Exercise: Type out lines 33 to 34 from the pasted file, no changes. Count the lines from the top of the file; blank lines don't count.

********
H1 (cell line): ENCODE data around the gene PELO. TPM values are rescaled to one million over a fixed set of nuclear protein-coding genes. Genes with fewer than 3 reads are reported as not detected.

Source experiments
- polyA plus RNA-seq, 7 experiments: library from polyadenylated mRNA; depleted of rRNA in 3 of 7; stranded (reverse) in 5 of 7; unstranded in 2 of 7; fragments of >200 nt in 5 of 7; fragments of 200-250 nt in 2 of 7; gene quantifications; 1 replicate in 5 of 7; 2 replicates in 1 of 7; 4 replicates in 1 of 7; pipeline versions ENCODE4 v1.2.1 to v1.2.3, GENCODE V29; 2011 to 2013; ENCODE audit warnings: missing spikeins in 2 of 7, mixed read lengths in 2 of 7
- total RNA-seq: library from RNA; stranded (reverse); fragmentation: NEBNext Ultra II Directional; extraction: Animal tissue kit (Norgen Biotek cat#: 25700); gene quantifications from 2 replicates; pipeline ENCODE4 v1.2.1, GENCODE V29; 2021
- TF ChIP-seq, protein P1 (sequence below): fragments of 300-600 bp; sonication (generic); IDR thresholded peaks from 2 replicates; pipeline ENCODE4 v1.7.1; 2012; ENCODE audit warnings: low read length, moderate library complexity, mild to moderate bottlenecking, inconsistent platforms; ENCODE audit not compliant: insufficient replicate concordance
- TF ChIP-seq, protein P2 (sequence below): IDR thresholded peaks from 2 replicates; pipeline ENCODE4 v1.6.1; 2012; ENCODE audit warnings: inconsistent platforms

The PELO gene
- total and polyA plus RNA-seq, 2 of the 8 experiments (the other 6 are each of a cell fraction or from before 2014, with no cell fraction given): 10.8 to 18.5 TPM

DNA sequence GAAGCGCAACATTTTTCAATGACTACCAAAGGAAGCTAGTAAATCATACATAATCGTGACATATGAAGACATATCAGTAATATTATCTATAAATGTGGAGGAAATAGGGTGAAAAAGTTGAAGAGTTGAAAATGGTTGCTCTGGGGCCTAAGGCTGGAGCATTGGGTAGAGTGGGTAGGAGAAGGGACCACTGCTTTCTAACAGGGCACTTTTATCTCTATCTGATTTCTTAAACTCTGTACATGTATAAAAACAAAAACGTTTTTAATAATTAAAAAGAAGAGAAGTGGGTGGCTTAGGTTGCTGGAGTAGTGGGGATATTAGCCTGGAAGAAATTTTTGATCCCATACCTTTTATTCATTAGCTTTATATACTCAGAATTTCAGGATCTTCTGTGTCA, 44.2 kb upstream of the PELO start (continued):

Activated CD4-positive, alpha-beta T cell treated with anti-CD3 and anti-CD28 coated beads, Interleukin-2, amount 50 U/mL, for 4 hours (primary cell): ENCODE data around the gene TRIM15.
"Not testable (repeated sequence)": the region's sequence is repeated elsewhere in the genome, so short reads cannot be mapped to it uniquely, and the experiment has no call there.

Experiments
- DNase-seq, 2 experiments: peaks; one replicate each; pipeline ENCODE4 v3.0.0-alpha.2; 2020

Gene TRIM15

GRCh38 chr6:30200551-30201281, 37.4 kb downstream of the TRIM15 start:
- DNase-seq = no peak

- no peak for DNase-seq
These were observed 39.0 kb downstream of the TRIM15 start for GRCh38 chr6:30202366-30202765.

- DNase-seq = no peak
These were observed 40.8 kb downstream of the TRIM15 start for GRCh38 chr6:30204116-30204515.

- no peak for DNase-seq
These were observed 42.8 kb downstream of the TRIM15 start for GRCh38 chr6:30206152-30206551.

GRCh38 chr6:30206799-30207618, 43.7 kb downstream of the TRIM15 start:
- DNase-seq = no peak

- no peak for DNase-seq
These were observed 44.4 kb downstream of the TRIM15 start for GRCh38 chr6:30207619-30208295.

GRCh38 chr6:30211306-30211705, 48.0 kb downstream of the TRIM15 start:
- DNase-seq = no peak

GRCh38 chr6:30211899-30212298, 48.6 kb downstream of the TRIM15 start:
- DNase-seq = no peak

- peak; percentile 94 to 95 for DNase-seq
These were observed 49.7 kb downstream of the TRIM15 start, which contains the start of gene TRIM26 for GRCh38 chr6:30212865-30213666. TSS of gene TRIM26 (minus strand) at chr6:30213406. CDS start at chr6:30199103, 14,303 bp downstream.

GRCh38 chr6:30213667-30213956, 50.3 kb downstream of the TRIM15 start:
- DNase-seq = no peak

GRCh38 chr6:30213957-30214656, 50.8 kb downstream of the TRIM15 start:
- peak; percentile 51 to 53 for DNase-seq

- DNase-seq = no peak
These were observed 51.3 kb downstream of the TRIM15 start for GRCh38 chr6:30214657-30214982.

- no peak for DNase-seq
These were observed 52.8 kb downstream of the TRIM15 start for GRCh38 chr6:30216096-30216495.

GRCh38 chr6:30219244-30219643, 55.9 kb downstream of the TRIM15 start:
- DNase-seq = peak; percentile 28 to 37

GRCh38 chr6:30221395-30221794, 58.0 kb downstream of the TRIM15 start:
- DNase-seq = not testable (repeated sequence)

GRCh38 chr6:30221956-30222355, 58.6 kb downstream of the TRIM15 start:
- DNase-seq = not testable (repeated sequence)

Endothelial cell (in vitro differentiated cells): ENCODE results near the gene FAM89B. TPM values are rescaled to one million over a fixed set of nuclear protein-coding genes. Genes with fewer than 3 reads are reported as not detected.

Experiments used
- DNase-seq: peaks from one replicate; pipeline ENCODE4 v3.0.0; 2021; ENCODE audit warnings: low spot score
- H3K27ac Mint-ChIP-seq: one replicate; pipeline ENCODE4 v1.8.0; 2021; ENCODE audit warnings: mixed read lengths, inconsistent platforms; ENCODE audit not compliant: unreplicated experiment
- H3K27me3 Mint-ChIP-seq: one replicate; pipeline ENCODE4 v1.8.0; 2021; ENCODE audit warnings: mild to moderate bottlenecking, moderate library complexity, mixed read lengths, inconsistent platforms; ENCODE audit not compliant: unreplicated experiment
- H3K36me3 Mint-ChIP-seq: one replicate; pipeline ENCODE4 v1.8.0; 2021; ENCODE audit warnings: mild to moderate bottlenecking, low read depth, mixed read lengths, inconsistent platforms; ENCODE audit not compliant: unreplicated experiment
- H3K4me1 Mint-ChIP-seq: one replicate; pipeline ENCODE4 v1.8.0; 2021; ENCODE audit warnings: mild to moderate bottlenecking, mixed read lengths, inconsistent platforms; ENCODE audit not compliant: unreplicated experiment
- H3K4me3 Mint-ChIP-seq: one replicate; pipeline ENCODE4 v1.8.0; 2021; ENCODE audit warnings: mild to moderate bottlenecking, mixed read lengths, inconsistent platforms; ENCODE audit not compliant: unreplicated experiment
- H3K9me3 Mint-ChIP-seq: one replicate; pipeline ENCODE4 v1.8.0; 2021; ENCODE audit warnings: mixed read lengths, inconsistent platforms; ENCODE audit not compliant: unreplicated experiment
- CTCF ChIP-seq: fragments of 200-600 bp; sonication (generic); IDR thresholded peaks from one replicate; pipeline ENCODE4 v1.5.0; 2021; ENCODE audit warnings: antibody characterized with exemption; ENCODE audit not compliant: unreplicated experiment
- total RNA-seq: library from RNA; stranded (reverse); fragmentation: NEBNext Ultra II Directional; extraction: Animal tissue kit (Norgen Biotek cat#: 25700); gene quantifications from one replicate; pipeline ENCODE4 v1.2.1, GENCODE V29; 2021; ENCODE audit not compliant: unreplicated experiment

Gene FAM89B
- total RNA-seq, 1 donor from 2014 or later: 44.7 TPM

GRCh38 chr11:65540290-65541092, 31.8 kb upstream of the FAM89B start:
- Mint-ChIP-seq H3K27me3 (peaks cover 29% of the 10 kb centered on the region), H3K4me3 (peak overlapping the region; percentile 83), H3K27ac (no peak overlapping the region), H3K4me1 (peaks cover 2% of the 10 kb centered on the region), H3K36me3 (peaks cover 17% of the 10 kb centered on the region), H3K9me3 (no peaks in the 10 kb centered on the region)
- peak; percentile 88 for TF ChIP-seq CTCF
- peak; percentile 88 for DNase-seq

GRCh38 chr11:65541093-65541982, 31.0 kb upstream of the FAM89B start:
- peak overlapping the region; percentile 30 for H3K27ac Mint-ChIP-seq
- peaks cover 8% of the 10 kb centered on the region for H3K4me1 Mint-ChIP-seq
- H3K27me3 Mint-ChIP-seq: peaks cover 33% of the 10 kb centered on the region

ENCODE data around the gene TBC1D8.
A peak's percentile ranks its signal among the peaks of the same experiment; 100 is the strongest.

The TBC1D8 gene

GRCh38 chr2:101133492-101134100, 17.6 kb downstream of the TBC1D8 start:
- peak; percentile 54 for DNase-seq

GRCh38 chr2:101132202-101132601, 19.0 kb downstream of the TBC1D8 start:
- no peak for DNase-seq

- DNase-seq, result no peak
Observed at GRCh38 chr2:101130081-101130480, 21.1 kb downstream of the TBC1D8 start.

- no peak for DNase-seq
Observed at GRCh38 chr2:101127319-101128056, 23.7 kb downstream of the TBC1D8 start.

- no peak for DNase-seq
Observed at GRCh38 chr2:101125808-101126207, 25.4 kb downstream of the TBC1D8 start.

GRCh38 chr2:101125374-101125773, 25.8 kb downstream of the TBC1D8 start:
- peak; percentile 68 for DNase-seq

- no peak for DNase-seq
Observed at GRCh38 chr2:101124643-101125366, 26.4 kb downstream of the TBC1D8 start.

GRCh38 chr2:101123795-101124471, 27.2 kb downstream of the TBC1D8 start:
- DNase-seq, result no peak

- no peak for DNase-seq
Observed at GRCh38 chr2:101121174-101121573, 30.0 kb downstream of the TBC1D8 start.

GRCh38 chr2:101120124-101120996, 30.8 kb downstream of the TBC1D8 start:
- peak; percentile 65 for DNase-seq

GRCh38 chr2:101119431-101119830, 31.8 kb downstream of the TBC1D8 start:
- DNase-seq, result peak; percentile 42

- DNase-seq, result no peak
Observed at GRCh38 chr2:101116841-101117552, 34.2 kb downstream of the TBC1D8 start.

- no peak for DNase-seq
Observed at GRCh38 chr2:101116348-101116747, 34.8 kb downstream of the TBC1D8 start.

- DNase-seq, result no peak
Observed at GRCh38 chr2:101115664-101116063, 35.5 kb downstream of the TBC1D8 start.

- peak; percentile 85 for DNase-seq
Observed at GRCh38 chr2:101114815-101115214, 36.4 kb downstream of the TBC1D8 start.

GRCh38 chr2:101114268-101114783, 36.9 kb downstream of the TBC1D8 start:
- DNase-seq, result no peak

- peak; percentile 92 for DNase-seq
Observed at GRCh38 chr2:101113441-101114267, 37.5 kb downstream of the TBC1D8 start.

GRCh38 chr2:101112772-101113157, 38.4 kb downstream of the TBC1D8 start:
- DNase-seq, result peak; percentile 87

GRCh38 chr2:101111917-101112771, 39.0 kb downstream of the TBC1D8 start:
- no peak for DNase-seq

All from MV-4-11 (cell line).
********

GRCh38 chr6:30213667-30213956, 50.3 kb downstream of the TRIM15 start:
- DNase-seq = no peak